Although hiring more top-notch candidates in places where companies have already found talent is helpful, Shopify’s Polinsky said the company doesn’t necessarily think in terms of talent hubs because good candidates can be found in places where no one else at Shopify works. “We have employees in Arizona and Maryland and Waterloo and Berlin and Singapore,” she said. “It does tend to be [that] when you get a couple people in an area, you are connected to their network, but we aren’t necessarily going into a specific city.”

The interview process just got easier

Remote-first companies said even though they need to keep up with more applications, the hiring process itself has gotten easier and faster. Most companies Protocol spoke to said they’ve also increased the size of their talent acquisition teams to stay on top of applications.

Upwork’s Harte said that because the company’s benefits and perks no longer differ between remote and in-person employees, candidates can get a fuller picture of what’s provided when they join. The company gives workers a $1,000 stipend to set up their at-home office with a monitor, chair and other needs, and employees get a co-working stipend if they’d rather work outside the home: both perks that potential hires are told about when they interview as a means of highlighting Upwork’s priorities and culture.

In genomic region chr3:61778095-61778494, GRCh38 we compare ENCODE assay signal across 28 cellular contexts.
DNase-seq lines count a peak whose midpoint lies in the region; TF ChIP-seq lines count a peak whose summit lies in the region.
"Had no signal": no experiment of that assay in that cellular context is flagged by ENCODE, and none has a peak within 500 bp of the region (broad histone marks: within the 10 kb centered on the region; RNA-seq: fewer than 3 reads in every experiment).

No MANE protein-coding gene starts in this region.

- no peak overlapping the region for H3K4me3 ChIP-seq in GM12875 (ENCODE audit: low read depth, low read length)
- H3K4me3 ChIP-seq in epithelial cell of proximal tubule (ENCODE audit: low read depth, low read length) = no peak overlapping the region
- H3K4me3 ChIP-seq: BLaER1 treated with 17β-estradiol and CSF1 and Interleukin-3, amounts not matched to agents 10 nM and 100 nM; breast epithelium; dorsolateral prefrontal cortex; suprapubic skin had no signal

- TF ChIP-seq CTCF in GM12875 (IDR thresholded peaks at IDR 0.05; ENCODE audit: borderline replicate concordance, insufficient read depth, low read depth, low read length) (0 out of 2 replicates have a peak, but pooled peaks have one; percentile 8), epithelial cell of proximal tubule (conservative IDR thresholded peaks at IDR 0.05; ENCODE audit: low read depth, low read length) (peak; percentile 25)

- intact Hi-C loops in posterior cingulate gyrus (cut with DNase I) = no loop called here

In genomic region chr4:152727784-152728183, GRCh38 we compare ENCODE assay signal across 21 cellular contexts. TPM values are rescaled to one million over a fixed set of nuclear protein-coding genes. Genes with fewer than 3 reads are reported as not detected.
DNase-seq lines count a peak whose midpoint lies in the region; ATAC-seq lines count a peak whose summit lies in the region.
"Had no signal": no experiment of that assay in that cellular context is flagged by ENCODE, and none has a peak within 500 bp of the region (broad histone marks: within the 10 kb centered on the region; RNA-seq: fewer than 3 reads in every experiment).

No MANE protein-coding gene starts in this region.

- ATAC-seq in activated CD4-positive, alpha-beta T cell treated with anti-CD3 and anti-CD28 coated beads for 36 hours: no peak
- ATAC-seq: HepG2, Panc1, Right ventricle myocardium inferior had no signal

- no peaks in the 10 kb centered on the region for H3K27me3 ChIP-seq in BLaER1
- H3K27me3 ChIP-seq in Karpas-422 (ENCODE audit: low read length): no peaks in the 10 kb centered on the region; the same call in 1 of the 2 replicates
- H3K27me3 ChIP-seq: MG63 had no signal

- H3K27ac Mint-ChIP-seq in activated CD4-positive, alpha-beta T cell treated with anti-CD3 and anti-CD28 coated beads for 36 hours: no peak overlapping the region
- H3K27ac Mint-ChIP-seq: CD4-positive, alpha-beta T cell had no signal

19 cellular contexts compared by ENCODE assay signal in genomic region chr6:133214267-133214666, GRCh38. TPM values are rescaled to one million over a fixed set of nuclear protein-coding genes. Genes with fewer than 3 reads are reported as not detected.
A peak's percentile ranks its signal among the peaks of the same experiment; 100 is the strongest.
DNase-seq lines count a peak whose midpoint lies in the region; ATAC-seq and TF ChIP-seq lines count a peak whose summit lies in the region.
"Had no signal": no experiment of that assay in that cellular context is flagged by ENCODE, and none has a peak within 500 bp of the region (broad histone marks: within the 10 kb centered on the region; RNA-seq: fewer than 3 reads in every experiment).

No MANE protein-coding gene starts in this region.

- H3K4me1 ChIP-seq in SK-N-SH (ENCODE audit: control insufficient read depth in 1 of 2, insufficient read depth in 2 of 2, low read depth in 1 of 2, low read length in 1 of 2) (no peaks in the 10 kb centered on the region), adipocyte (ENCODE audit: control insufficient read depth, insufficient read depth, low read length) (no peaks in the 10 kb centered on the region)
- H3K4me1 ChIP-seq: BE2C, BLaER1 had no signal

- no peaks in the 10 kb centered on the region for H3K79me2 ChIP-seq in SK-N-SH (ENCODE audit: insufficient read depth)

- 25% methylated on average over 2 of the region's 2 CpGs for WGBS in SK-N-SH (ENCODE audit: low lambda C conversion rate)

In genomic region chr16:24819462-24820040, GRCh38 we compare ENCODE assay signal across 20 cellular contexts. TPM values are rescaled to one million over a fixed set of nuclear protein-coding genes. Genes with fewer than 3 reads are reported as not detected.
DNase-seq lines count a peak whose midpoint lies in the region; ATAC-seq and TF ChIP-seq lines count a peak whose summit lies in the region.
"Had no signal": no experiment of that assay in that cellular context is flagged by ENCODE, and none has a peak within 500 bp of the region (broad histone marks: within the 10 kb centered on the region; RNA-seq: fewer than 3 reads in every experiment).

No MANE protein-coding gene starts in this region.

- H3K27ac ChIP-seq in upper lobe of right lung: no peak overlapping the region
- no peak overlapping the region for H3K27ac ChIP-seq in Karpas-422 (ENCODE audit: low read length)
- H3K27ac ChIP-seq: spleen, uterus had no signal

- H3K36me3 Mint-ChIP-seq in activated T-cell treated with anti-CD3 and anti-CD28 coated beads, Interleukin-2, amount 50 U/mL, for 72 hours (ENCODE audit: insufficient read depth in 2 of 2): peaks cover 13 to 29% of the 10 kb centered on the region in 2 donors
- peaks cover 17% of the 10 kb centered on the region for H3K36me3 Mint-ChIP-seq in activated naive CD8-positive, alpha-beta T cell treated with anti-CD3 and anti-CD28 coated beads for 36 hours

“Culture is not self-evident in the way you visit an office,” Harte said. “We wanted to make sure that we created opportunities to demonstrate that [culture] in our interviewing process.”

At Dropbox, moving to remote-first has allowed the company to consider candidates outside the traditional tech worker. The company is looking at people from nonlinear career paths ranging from writers to teachers to artists, Simpson said.

Still, it’s hard to get a full idea of a company’s culture over virtual interviews. Although Spotify is shifting toward being primarily remote, it still gives applicants a taste of its Swedish roots by organizing "fikas," or Swedish coffee breaks, so applicants can have a more casual conversation. “It’s really important that folks know we’re distributed but connected,” Goring said.